How does a parent raise an "entitled" child? Especially since no parent intends to. Are you aiding and abetting entitled children? What does that mean exactly?
Aid and Abet. To assist another in the commission of a crime by words or conduct. The person who aids and abets participates in the commission of a crime by performing some Overt Act or by giving advice or encouragement.
OKAY! So can entitlement be a CRIME? Huhhhh...could be. Look at it this way, Entitlement is invading nearly every aspect of today’s culture, which means Christian families aren’t immune from its influence. In fact, if you aren’t proactive, it’s almost a given you’ll raise an entitled child, who grows up to be an "entitled" adult. (That's a sobering thought.) So is it a crime? Maybe not. But entitlement can be devastating to the child and the parent and it's definitely not a desirable achievement.(Who wants to have another narcissistic, Donald Trump?)
Just how much do parents contribute to the entitlement cause? Are parents aware when they are aiding and abetting entitled children? Entitlement develops when a child is given too much, too soon, but many parents don’t realize entitlement is also bred in more subtle ways. Some lethal. Could you accidentally be raising an entitled child, without knowing you are aiding and abetting? Let me suggest some parental actions that can lead to entitlement.
During my era, children were taught to be seem not heard. Not the best approach, but it did teach us not to interrupt or jump into adult conversation without an invitation to speak... unless there was a true emergency. I had the occasions to be in the home of a few of my adult friends, where the kids would come in to the room of adults and jump into the conversations. Granted, this may have been an informal meeting, but still, the parents said nothing. I can't speak for the other adults, but I certain was uncomfortable. I had to bite my lips to keep from saying something as the parents displayed their inability to regain control.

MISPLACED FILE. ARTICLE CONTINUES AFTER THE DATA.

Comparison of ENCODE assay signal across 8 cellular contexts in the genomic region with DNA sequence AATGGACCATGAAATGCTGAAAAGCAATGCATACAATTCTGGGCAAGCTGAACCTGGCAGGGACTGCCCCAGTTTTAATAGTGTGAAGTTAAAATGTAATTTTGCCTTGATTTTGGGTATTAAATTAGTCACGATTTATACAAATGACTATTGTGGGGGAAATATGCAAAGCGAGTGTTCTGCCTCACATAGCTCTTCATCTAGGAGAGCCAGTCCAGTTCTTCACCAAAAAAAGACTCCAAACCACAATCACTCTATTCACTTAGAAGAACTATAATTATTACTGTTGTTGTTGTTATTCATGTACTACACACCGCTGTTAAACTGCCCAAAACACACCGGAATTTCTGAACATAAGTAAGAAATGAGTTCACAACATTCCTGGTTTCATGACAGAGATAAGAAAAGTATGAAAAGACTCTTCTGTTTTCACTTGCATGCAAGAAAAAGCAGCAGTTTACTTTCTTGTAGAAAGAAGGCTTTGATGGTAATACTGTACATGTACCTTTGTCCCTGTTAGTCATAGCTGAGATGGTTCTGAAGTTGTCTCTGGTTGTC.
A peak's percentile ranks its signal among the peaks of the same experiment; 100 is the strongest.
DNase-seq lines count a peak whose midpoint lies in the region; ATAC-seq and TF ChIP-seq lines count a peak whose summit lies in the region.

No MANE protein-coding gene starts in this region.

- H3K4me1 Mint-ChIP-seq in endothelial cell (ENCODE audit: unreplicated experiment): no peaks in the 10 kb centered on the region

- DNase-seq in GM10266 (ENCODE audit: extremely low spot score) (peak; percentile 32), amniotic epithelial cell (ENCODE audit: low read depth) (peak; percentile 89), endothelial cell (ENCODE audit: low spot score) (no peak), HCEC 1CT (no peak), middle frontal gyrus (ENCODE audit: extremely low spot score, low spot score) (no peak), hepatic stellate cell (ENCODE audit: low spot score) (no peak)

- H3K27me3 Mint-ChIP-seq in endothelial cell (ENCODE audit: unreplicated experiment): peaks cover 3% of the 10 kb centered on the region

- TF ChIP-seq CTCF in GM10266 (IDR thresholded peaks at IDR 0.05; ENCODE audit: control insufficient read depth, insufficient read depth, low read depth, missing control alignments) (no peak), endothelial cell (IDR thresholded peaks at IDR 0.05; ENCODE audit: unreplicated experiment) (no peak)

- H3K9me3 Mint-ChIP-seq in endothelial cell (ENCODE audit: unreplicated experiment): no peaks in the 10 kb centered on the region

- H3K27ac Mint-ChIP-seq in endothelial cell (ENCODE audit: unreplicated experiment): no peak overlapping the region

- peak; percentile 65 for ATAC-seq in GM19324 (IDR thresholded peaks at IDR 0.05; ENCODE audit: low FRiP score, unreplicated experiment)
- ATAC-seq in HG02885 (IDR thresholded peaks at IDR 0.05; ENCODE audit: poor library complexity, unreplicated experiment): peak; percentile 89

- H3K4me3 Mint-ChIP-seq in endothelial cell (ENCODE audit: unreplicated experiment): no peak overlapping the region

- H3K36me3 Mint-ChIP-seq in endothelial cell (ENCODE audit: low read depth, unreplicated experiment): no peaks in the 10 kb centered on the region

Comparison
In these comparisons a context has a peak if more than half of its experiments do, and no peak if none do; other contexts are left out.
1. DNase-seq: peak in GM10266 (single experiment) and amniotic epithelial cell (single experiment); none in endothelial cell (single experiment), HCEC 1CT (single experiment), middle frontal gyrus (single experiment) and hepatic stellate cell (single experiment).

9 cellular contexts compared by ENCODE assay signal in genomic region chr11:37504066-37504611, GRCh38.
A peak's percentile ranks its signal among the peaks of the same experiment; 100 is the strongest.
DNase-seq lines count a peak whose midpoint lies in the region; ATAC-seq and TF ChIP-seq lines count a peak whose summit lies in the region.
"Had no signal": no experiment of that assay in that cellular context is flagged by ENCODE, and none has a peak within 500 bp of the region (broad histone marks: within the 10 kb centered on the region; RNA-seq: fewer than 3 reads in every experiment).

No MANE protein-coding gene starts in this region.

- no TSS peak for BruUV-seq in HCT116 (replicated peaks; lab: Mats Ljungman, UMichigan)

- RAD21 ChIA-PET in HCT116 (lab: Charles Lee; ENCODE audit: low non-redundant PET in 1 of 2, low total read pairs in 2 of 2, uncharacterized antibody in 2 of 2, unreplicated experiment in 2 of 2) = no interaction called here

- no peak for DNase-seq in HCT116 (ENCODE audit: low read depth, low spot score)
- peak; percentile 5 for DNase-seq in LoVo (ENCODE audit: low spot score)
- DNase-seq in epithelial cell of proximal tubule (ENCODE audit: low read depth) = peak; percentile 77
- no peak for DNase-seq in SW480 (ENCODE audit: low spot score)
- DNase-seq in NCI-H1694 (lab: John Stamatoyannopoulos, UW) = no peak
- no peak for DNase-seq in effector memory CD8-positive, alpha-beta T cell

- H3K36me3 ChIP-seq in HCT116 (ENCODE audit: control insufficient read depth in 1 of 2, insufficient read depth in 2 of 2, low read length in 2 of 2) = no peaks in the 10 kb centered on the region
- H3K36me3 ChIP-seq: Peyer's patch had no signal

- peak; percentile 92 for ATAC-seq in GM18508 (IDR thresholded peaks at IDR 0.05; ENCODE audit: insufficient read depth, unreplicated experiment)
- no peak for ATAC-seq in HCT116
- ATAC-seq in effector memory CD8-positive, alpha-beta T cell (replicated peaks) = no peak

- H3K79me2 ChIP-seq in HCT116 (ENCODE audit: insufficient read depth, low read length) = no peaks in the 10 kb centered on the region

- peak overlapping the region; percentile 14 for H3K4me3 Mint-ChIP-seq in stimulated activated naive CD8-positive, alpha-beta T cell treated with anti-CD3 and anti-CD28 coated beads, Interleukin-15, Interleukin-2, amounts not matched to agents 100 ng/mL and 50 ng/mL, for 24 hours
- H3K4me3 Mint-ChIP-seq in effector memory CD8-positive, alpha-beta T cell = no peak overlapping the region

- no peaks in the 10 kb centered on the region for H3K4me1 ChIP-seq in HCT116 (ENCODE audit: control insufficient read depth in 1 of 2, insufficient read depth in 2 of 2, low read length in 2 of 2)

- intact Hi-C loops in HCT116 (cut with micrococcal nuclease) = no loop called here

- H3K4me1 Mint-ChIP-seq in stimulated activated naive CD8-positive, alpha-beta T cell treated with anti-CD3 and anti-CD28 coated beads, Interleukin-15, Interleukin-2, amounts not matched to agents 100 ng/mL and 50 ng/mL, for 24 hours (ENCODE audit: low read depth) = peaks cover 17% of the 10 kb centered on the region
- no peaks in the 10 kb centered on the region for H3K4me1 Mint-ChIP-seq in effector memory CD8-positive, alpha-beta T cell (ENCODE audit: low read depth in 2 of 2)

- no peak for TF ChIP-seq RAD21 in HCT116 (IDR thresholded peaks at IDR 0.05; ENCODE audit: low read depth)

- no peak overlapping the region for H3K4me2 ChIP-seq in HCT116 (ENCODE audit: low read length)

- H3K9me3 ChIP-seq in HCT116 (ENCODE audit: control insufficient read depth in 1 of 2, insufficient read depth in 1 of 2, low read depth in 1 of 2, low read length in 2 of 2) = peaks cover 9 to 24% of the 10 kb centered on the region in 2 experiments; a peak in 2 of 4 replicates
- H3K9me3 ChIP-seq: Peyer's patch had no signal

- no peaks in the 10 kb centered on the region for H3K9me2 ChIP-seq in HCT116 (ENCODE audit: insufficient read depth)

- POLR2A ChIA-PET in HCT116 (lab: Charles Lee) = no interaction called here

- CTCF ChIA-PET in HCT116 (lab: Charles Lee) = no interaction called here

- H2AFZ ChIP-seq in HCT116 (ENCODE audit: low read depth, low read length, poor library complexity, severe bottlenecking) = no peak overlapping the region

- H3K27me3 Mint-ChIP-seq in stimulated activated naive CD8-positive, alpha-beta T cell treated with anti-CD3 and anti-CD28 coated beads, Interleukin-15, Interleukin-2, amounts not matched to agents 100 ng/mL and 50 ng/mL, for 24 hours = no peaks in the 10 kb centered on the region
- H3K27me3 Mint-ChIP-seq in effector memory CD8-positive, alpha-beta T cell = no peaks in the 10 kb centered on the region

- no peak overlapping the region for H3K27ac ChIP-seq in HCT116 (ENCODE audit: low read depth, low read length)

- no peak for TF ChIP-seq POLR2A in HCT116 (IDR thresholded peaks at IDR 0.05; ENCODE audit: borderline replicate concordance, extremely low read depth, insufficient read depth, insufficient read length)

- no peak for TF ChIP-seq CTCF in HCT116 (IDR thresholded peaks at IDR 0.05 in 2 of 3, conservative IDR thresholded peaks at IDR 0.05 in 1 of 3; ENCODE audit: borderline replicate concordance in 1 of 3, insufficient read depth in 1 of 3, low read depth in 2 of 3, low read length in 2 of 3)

This innocent parental mistake holds consequences if not addressed. Kids who don’t learn respect for other people’s time, conversations, or physical space, are essentially being taught “the world revolves around them.” When life becomes child-centered, kids become me-centered. Kids who aren’t taught to wait for their turn—whether on the playground, or in the living room—are on the path to becoming entitled.
Is it important to give our kids undivided attention? Of course! At appropriate times. There is a distinct different in having engaging children and those that are entitled. Teaching a child to be engaging and not entitled, can begin with a few simple steps. First, explain the importance of waiting to speak until others finish in any setting. Interrupting gives an impression that what you have to say is more important than what the person who is speaking has to say. If a child interrupts you in mid-conversation with another adult and you address their need before finishing your sentence, you have put them above you.
You could also teach them some quiet manner to get your attention, that wouldn't interrupt conversation. One example could be to just tap you on the shoulder and wait to be acknowledged when there is an adult conversation in progress. Teach "Kindergarten manners." Even entitled folks should say “please” and “thank you” for big or small things in life. If one is grateful, they remember to say these words for the small things, as well.
What children see parents doing to and for each other CAN influence their level of entitlement. When moms and dads let the kinds see them being appreciative of each other, the children learn to appreciate the daily things we do for one another. They became grateful people, not entitled people. The parents must lead by example. How often do we as parent say" thank you' to each other for something you might normally take for granted. An example could be, just thanking mom for the dinner, she prepared. Or mom telling dad "thank you" for washing her car. Simple everyday examples of teaching children to be grateful.